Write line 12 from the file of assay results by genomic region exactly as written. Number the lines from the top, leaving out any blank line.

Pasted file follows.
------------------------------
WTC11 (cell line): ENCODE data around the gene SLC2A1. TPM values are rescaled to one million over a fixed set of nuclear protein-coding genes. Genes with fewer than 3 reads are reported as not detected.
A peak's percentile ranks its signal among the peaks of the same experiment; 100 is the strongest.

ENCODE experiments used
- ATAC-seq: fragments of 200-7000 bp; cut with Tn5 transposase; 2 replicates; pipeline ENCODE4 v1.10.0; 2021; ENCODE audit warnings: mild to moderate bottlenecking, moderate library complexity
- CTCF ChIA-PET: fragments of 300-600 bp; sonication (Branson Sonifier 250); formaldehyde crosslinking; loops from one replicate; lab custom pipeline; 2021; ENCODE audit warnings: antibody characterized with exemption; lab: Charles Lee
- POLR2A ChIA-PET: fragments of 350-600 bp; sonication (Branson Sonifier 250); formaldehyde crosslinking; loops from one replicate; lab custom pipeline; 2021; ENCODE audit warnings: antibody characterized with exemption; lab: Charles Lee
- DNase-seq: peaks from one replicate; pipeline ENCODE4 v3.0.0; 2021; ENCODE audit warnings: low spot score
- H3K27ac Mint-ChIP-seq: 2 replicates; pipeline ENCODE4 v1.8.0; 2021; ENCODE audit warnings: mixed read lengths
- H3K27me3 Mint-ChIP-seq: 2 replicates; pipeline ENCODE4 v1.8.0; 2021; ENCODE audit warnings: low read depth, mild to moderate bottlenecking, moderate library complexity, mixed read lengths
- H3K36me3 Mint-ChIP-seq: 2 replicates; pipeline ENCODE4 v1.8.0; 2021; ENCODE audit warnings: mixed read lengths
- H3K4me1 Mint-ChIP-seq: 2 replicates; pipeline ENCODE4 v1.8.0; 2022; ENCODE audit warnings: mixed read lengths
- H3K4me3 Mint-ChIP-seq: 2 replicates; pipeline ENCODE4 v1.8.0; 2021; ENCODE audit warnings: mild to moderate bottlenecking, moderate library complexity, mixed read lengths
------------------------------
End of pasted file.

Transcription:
- H3K4me3 Mint-ChIP-seq: 2 replicates; pipeline ENCODE4 v1.8.0; 2021; ENCODE audit warnings: mild to moderate bottlenecking, moderate library complexity, mixed read lengths